DOI:  https://doi.org/10.3390/insects11110808
  18. Malar J. 2020 Nov 16. 19(1): 410
    Rajvanshi H, Bharti PK, Nisar S, Jain Y, Jayswar H, Mishra AK, Sharma RK, Saha KB, Shukla MM, Das A, Kaur H, Wattal SL, Singh N, Lal AA.
      BACKGROUND: In the past decade substantial reduction in malaria morbidity and mortality has been observed through well-implemented case management and vector control strategies. India has also achieved a significant reduction in malaria burden in 2018 and has committed to eliminate malaria by 2030. The Mandla Malaria Elimination Demonstration Project (MEDP) was started in 2017 in 1233 villages of District Mandla to demonstrate malaria elimination in a tribal district with hard-to-reach areas was possible using active and passive surveillance, case management, vector control, and targeted information, education and communication campaigns. An operational plan was developed to strengthen the existing surveillance and malaria elimination systems, through fortnightly active case detection to ensure that all cases including those that are introduced into the communities are rapidly identified and treated promptly. The plan also focused on the reduction of human-mosquito contact through the use of Long-Lasting Insecticial Nets (LLINs) and Indoor Residual Spray (IRS). The operational plan was modified in view of the present COVID-19 pandemic by creating systems of assistance for the local administration for COVID-related work while ensuring the operational integrity of malaria elimination efforts.RESULTS: The use of MEDP study design and operational plan, with its built-in management control systems, has yielded significant (91%) reduction of indigenous cases of malaria during the period from June 2017 to May 2020. The malaria positivity rate was 0.33% in 2017-18, 0.13% in 2018-19, and 0.06% in 2019-20. Mass screening revealed 0.18% malaria positivity in September-October 2018, followed by 0.06% in June 2019, and 0.03% in December 2019, and these were mostly asymptomatic cases in the community. The project has been able to sustain the gains of the past three years during the ongoing COVID-19 pandemic.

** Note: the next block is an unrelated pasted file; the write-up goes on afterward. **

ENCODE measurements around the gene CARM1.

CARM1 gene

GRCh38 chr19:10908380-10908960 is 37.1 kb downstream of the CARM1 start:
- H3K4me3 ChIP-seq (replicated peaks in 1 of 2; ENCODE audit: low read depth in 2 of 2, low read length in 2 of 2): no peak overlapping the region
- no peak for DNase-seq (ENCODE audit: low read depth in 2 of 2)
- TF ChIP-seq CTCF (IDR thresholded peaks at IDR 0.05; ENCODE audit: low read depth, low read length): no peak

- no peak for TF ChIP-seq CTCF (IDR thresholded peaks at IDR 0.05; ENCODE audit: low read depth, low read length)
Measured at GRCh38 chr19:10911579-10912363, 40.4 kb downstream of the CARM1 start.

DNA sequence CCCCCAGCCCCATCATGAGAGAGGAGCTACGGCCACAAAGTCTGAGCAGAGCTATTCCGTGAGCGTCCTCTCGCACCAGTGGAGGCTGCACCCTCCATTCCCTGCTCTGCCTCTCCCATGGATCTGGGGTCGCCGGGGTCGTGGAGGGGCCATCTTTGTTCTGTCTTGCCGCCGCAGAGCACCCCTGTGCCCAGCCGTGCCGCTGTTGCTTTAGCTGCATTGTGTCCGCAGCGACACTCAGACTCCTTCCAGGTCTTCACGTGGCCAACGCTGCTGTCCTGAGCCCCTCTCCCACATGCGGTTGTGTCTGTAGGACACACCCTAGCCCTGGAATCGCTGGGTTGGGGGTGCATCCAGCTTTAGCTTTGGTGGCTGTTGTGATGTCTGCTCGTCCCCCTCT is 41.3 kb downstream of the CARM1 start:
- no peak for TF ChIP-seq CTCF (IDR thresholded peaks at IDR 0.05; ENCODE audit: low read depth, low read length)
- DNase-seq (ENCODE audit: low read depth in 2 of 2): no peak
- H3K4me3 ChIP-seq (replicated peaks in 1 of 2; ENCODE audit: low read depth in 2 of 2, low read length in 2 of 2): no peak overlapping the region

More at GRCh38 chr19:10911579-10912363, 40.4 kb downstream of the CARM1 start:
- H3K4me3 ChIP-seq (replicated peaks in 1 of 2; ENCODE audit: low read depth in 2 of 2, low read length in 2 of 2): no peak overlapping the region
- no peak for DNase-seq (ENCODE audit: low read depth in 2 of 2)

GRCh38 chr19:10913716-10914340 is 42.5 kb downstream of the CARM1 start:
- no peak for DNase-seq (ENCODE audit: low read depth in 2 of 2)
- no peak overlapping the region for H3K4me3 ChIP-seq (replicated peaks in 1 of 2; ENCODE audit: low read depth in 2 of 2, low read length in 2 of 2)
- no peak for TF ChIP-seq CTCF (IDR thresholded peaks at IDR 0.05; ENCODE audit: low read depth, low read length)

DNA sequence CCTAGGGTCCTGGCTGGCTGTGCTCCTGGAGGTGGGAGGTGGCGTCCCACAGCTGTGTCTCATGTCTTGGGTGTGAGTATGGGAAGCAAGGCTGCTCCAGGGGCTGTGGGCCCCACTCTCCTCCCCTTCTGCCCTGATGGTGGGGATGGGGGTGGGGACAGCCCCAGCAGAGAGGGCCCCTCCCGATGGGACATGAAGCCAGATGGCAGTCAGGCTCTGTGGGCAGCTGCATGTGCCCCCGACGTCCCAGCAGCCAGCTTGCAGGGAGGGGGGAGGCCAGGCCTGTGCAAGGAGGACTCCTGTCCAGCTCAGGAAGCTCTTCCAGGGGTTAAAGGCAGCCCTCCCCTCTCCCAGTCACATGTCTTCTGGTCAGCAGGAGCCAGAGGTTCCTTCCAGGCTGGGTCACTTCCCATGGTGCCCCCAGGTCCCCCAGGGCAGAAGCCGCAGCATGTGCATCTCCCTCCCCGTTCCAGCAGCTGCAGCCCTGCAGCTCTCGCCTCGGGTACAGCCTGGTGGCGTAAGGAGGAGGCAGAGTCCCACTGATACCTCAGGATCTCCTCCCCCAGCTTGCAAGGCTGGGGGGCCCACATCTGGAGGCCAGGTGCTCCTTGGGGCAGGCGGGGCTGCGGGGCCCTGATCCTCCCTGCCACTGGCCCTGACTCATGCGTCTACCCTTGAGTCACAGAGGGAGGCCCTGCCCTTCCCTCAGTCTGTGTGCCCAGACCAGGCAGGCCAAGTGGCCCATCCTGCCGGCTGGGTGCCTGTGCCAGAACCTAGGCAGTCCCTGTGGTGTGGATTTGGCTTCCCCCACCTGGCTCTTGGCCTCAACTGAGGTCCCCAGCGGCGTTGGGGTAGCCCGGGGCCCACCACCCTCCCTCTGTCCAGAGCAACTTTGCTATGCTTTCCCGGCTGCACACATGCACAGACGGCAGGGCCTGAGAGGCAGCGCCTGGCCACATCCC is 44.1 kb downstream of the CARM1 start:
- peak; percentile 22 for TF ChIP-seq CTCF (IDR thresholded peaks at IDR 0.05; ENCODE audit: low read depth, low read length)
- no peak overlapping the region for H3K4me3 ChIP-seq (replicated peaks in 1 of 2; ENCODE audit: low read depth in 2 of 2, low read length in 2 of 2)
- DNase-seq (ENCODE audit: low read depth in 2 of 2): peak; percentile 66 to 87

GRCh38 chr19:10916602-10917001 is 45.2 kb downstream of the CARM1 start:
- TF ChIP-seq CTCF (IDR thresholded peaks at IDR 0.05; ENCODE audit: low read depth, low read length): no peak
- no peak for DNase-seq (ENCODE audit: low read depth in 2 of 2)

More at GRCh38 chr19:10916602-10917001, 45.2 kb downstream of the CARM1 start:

CONCLUSION: This paper provides the study design and the operational plan for malaria elimination in a high-burden district of Central India, which presented difficulties of hard to reach areas, forest malaria, and complex epidemiology of urban and rural malaria. The lessons learned could be used for malaria elimination efforts in rest of the country and other parts of South Asia with comparable demography and epidemiology.
    Keywords:  India; Malaria elimination; Monitoring and evaluation; Operational framework; Strategic planning
    DOI:  https://doi.org/10.1186/s12936-020-03458-4
  19. J Vector Ecol. 2020 Dec;45(2): 306-311
    Martínez-Barciela Y, Martínez JMP, Torres MIS, Ortega ÁP, González JCO, González JG.